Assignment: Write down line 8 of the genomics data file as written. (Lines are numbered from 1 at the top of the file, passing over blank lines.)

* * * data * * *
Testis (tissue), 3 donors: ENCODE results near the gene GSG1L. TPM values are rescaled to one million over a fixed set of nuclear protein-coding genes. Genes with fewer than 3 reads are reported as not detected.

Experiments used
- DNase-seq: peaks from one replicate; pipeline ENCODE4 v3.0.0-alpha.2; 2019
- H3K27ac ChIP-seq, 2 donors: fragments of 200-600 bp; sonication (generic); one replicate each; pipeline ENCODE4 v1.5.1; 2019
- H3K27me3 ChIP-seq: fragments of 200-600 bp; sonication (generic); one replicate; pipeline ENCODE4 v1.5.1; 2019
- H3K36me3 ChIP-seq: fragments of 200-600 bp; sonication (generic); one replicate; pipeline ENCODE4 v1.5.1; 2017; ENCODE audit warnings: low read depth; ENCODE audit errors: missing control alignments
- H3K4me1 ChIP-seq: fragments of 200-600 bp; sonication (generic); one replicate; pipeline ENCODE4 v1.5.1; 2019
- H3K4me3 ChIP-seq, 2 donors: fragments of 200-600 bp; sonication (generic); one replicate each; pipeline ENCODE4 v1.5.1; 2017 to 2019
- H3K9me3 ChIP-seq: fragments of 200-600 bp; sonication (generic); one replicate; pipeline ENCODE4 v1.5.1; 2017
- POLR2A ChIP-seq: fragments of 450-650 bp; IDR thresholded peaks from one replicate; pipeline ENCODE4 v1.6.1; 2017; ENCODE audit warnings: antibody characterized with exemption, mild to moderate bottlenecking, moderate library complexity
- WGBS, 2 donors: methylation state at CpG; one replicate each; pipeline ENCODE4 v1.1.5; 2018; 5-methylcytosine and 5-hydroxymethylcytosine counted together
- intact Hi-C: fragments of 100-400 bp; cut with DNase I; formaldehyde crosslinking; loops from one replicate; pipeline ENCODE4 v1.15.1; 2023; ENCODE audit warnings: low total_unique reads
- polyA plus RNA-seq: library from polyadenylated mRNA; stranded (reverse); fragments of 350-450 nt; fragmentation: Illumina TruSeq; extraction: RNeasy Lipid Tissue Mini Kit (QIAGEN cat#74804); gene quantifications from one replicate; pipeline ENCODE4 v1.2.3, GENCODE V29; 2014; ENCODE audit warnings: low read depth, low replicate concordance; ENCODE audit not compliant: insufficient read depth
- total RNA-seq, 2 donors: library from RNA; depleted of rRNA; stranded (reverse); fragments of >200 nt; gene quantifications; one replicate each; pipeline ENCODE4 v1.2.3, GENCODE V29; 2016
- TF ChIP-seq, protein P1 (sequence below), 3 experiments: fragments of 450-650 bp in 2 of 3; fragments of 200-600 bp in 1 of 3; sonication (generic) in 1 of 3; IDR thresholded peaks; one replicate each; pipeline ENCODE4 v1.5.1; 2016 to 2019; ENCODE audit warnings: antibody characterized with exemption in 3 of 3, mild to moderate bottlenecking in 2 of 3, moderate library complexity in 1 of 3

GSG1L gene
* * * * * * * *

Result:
- H3K4me3 ChIP-seq, 2 donors: fragments of 200-600 bp; sonication (generic); one replicate each; pipeline ENCODE4 v1.5.1; 2017 to 2019